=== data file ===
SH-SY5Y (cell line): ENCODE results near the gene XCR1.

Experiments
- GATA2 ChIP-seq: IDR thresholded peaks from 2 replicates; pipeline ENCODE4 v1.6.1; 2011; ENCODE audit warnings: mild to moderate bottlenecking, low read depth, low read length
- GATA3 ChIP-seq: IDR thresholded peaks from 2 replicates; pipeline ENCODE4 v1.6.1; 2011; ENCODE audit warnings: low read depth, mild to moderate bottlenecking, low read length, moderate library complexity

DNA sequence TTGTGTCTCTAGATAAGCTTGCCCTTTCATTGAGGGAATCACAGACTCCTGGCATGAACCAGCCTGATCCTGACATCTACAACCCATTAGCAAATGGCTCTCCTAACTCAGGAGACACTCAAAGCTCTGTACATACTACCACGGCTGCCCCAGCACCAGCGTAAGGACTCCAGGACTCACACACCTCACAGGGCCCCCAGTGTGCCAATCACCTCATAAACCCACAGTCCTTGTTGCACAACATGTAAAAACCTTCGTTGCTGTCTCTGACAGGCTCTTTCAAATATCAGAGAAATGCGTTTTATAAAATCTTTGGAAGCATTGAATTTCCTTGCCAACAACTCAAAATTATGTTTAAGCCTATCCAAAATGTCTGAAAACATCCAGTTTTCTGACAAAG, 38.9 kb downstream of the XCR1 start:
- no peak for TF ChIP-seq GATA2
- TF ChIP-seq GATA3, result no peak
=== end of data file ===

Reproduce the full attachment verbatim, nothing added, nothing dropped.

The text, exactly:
SH-SY5Y (cell line): ENCODE results near the gene XCR1.

Experiments
- GATA2 ChIP-seq: IDR thresholded peaks from 2 replicates; pipeline ENCODE4 v1.6.1; 2011; ENCODE audit warnings: mild to moderate bottlenecking, low read depth, low read length
- GATA3 ChIP-seq: IDR thresholded peaks from 2 replicates; pipeline ENCODE4 v1.6.1; 2011; ENCODE audit warnings: low read depth, mild to moderate bottlenecking, low read length, moderate library complexity

DNA sequence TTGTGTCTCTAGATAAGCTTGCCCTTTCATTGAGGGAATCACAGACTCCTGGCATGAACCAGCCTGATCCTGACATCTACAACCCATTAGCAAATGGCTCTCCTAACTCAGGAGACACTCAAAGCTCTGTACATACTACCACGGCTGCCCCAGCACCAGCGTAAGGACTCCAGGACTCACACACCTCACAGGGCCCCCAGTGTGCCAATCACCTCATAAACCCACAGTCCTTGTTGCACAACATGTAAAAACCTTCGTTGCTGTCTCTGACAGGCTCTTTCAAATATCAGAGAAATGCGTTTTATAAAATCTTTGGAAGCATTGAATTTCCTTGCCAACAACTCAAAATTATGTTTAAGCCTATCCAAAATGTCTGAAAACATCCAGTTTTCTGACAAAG, 38.9 kb downstream of the XCR1 start:
- no peak for TF ChIP-seq GATA2
- TF ChIP-seq GATA3, result no peak